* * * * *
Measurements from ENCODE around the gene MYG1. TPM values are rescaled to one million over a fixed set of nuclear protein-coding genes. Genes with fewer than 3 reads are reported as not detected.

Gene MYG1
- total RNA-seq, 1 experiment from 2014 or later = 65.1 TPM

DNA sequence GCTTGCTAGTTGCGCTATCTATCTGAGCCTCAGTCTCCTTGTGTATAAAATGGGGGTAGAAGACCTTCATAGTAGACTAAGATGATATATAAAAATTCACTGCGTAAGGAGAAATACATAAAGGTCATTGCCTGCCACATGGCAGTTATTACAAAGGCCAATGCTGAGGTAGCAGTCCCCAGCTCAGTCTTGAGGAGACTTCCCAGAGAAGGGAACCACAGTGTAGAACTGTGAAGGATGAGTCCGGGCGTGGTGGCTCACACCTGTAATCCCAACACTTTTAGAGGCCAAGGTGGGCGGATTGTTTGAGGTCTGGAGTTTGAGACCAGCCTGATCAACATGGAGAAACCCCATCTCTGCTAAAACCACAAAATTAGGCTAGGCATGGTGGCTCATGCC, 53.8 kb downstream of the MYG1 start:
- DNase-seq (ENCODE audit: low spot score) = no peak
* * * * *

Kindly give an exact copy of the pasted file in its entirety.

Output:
Measurements from ENCODE around the gene MYG1. TPM values are rescaled to one million over a fixed set of nuclear protein-coding genes. Genes with fewer than 3 reads are reported as not detected.

Gene MYG1
- total RNA-seq, 1 experiment from 2014 or later = 65.1 TPM

DNA sequence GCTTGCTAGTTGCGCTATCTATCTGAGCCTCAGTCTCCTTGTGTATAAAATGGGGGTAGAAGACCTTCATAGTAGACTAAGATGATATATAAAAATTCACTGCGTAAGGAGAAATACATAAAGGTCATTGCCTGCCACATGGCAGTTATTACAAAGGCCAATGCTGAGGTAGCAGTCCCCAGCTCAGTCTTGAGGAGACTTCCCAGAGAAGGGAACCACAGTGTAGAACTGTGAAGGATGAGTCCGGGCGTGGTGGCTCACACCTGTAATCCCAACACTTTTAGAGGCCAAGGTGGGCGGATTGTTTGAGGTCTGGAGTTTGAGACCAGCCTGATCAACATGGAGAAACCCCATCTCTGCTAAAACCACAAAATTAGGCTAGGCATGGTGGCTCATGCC, 53.8 kb downstream of the MYG1 start:
- DNase-seq (ENCODE audit: low spot score) = no peak